The World Health Organization is urging nations to prepare for inevitable future pandemics, as it marks the first International Day of Epidemic Preparedness.
“If we fail to prepare, we are preparing to fail. … Last year, the Global Preparedness Monitoring Board published its first report, which concluded, the world remains dangerously unprepared for a global pandemic,” said WHO chief Tedros Adhanom Ghebreyesus.
In a video statement to launch the International Day of Epidemic Preparedness, Tedros warns nations against lurching from one outbreak to another while doing nothing to prepare and prevent this from happening. He calls this dangerously shortsighted.
A year after being detected in Wuhan, China, the coronavirus has spread widely. The impact on the world’s health and economic well-being has been devastating.
Latest World Health Organization figures put the number of global infections at more than 80 million cases, including over 1.7 million deaths.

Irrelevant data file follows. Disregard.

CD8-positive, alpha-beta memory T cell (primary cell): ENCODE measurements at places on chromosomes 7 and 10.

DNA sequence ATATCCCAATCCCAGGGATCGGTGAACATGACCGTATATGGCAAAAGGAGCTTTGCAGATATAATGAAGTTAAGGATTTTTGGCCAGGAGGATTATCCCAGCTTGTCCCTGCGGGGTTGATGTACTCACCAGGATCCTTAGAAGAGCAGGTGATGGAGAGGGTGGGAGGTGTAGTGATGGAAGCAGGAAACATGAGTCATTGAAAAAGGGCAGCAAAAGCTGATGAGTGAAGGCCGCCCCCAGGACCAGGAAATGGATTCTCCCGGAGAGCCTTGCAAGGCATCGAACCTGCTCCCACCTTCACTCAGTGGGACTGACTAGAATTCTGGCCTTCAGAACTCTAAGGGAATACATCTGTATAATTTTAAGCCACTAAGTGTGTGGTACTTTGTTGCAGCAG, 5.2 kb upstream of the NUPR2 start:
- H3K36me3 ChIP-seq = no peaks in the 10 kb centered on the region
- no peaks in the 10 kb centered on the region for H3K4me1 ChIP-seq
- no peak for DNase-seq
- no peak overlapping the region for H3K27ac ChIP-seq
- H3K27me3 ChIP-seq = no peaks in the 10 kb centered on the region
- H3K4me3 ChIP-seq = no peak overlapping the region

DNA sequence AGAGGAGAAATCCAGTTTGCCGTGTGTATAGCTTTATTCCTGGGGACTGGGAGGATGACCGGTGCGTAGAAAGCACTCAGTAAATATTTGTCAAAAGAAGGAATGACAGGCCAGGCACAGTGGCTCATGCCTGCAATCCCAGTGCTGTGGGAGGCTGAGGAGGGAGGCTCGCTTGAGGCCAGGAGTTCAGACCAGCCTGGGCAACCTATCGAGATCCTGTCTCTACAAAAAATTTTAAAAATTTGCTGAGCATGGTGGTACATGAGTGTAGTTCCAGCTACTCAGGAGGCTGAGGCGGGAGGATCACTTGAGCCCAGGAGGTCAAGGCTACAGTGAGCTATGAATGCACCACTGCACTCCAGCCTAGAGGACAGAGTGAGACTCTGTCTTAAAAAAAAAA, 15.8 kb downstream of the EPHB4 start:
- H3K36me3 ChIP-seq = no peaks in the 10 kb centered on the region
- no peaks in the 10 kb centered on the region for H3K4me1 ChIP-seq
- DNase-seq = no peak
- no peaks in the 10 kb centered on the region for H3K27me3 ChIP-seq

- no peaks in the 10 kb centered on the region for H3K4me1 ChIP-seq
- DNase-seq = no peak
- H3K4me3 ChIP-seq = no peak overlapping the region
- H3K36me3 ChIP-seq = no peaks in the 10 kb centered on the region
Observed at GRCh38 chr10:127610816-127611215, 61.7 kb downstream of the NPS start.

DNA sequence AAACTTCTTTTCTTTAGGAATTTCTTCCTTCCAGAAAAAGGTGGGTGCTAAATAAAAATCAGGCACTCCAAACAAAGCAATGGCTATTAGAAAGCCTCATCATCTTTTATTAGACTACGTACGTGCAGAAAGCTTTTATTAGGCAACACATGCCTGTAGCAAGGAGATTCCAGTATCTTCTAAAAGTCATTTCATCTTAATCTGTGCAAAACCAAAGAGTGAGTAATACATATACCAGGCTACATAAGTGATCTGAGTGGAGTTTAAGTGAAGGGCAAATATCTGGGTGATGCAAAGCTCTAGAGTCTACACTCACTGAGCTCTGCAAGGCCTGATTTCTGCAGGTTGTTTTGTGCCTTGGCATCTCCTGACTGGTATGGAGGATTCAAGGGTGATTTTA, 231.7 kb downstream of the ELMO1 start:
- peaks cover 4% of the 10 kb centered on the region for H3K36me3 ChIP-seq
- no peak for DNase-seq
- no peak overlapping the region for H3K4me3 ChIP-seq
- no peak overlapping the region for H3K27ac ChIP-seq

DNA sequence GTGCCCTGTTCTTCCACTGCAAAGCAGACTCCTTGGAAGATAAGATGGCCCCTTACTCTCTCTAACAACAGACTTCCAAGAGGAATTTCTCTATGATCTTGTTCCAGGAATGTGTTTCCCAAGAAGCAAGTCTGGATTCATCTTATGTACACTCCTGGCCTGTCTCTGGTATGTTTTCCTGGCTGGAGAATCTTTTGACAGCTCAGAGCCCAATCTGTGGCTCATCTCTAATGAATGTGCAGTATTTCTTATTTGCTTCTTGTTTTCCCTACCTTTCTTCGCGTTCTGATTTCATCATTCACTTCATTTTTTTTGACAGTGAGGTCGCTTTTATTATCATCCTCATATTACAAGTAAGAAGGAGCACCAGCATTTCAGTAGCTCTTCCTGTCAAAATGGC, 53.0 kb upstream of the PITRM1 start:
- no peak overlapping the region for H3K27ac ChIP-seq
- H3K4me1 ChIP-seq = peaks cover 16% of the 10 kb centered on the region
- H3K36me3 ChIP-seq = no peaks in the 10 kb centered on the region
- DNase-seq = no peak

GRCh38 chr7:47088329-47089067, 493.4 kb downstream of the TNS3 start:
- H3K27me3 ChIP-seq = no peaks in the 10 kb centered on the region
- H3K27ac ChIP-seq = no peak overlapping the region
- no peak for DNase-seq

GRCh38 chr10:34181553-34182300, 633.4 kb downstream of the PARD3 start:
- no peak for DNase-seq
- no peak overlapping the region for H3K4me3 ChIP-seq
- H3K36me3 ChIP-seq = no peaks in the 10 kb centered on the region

Despite these grim statistics, the development of efficacious and safe vaccines is raising hopes the COVID-19 pandemic will be relegated to the history books in the coming months. While Tedros shares these hopes, he advises people to temper their optimism.
“History tells us that this will not be the last pandemic and epidemics are a fact of life …All countries must invest in preparedness capacities to prevent, detect and mitigate emergencies of all kinds—whether they be natural occurring epidemics or deliberate events,” he said.
The WHO chief said the only way to defeat the current outbreak and prepare for the next is for all countries to work together in a spirit of solidarity. This, he adds, means involving and respecting the needs of all nations — rich and poor alike.